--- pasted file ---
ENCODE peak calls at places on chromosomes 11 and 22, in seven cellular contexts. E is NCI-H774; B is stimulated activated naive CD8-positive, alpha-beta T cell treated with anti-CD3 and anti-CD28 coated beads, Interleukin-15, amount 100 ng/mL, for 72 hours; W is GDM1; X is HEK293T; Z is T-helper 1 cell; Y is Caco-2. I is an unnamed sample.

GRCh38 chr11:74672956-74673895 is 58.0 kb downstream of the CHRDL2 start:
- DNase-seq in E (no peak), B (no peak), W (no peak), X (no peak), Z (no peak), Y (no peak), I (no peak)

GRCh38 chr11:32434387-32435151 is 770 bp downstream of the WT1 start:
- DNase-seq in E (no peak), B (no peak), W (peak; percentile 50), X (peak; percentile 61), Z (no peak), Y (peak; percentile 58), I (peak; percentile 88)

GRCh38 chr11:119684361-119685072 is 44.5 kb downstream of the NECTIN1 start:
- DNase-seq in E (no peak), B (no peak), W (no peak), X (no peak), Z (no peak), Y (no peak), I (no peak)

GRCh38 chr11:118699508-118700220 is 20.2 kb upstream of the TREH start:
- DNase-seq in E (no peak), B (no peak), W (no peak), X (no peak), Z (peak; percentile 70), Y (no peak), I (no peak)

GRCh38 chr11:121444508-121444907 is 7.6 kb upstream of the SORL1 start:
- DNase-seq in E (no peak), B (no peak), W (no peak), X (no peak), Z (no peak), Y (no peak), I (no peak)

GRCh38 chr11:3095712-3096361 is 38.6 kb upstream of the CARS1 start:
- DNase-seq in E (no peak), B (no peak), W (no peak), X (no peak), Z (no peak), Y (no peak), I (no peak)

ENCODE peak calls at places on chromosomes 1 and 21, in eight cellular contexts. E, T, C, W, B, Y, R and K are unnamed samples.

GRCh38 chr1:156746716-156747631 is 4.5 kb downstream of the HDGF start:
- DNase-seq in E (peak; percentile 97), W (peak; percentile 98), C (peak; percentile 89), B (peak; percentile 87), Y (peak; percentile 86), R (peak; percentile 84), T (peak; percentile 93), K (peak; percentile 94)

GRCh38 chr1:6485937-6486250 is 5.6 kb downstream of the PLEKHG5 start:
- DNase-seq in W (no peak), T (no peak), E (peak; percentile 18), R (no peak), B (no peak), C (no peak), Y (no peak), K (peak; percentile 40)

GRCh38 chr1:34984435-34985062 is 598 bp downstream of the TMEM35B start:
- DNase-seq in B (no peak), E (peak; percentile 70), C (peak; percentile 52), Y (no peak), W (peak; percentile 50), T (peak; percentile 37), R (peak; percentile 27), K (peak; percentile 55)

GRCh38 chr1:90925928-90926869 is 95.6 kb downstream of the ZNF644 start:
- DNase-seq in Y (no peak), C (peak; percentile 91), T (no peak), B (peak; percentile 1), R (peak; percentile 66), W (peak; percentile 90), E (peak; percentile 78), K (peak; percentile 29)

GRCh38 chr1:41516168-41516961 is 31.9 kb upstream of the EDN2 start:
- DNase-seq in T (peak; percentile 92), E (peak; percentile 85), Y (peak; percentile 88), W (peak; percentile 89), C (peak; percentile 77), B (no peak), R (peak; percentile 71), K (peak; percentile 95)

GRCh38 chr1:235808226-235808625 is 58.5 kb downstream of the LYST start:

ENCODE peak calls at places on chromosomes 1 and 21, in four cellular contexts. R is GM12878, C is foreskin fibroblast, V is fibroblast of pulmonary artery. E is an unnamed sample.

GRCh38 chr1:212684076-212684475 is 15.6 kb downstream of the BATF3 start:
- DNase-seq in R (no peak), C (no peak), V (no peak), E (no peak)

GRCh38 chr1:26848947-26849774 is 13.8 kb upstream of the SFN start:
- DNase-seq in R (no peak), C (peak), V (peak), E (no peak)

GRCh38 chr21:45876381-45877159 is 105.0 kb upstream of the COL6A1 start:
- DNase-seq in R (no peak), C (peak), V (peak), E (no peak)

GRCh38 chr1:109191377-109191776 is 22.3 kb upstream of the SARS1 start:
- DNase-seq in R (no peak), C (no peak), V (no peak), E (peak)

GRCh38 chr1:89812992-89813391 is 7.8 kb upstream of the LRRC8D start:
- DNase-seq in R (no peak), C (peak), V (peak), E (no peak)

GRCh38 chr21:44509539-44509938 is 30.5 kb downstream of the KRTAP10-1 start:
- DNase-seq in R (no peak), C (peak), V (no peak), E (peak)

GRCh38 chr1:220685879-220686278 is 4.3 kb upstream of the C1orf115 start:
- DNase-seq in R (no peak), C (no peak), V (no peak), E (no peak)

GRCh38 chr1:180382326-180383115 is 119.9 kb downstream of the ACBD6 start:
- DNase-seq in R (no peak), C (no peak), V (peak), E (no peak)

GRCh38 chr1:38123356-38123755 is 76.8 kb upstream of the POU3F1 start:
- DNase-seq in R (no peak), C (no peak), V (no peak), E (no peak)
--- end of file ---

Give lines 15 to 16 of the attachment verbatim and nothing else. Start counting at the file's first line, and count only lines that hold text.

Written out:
GRCh38 chr1:156746716-156747631 is 4.5 kb downstream of the HDGF start:
- DNase-seq in E (peak; percentile 97), W (peak; percentile 98), C (peak; percentile 89), B (peak; percentile 87), Y (peak; percentile 86), R (peak; percentile 84), T (peak; percentile 93), K (peak; percentile 94)